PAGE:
Why are many young adults leaving the church? Religion should be a deep relationship

Blake Tousignant walks outside of the Collegedale Church of Seventh-day Adventists. Sunday, March 20, 2021. (Photo by: Xander Ordinola)
Blake Tousignant walks outside of the Collegedale Church of Seventh-day Adventists. Sunday, March 20, 2021. (Photo by: Xander Ordinola)

Written by Rhonda Grakov

We all feel it in our bones. The Seventh-day Adventist Church (especially in North America and Europe) is aging. Why? Because as youth and young adults, we are forgetting that Christianity is about a dynamic, life-changing relationship, not a set of dry, brittle traditions. We seem to know intuitively that if we want friends, we must take time for them. And, we certainly seem willing to pour energy, creativity and precious hours into pursuing our romantic interests. 

However, when it comes to the deepest, most long-lasting (think eternal) relationship a person could ever have — one with our Creator, God and Savior — we are suddenly struck with total amnesia about what makes a relationship tick. Worse yet, I think we even forget that it is a relationship at all. 

My friends, the time has come to change things. No matter what the authority figures in our childhoods did or didn’t model to us, we are adults now. We need to take ownership of our connection with Jesus and do whatever it takes to make sure it is the healthiest relationship of our lives. It will take daily time, thought and effort. But that’s what any worthwhile relationship requires, right?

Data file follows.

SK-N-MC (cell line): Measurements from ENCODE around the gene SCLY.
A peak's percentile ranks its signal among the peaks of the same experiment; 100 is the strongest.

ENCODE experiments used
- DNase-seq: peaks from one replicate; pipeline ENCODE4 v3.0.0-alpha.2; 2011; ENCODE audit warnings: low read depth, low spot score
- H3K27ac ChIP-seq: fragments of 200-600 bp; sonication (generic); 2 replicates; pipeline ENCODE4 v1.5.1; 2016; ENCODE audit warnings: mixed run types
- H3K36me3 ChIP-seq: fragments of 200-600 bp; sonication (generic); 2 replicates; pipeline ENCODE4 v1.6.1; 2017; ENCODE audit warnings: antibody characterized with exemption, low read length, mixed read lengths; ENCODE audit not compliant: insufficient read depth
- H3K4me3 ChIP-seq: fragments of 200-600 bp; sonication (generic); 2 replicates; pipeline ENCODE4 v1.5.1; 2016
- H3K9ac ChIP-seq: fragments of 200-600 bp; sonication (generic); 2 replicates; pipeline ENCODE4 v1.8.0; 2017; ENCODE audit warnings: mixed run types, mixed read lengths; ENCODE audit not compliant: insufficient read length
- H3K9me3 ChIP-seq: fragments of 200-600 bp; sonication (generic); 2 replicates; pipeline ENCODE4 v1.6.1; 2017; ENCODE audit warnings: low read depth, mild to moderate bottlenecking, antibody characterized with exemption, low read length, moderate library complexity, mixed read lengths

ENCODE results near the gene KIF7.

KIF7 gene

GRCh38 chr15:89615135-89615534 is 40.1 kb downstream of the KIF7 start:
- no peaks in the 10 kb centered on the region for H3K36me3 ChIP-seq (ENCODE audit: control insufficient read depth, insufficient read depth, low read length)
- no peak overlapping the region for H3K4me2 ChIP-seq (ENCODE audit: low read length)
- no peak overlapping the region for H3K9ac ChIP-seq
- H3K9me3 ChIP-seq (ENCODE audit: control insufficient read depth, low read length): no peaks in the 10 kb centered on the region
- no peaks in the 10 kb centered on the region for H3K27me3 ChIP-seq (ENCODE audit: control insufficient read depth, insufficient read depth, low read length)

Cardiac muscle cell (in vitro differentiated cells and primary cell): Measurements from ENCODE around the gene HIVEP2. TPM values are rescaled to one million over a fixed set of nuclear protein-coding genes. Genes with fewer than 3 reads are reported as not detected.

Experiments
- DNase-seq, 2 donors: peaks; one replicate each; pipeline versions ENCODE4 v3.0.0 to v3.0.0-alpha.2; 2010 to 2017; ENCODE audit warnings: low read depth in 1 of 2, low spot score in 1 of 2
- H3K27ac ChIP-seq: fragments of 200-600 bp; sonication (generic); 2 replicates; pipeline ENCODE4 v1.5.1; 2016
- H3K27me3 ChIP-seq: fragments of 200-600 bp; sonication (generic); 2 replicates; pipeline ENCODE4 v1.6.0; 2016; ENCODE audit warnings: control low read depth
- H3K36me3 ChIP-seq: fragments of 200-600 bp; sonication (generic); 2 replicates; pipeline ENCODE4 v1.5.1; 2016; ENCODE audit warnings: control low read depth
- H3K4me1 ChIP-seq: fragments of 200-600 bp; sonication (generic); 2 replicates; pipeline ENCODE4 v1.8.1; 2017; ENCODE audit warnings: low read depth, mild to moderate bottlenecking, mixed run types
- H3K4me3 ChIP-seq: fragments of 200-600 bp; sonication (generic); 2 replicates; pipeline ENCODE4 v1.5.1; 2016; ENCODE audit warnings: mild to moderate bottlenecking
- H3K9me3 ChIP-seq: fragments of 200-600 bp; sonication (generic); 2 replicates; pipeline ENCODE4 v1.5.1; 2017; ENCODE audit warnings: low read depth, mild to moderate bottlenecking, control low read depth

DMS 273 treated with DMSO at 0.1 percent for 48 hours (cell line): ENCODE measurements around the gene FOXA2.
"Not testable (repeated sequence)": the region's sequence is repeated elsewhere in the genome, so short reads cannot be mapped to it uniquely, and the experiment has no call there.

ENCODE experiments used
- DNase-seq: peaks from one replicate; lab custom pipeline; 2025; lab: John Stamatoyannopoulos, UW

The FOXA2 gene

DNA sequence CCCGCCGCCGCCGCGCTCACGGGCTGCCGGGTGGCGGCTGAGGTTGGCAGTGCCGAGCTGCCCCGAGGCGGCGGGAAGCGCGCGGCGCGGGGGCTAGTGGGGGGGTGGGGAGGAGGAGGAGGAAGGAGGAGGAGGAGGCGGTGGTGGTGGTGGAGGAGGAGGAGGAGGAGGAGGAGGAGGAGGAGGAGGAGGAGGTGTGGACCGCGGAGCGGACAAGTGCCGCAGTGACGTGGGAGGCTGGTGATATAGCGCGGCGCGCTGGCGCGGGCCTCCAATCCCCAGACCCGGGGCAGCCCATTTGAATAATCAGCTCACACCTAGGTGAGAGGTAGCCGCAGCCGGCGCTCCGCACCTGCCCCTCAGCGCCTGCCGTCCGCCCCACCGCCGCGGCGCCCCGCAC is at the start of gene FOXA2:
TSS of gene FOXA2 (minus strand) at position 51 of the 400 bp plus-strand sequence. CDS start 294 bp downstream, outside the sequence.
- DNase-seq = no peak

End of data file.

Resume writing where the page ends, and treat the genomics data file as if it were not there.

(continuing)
Without the intentional cultivation of a friendship, it will wither away and eventually disappear from our lives. We’ve all had this happen with other humans but somehow forget that a divine-human relationship works the exact same way. God will never let us slip out of His love and care, but we might let Him slip out of ours — and a one-sided friendship isn’t a friendship anymore. 

This is the reason so many of our peers are also slipping out of church. A threadbare relationship cannot be sustained simply by maintaining the exterior trappings of a healthy one. 

Christianity is a deeply personal faith, one that requires participation from the inside out, and one in which Jesus permeates the deepest, murkiest corners of the human heart. By God’s grace, plus our cooperation, churchgoing must become a matter of the heart, not merely of habit. If we do not esteem our friendship with God highly enough to invest time in it every day, what makes us think that a church service once a week will keep us by His side? 

When we as young adults start treating our religion more like a relationship, going to church will cease being the issue it is.

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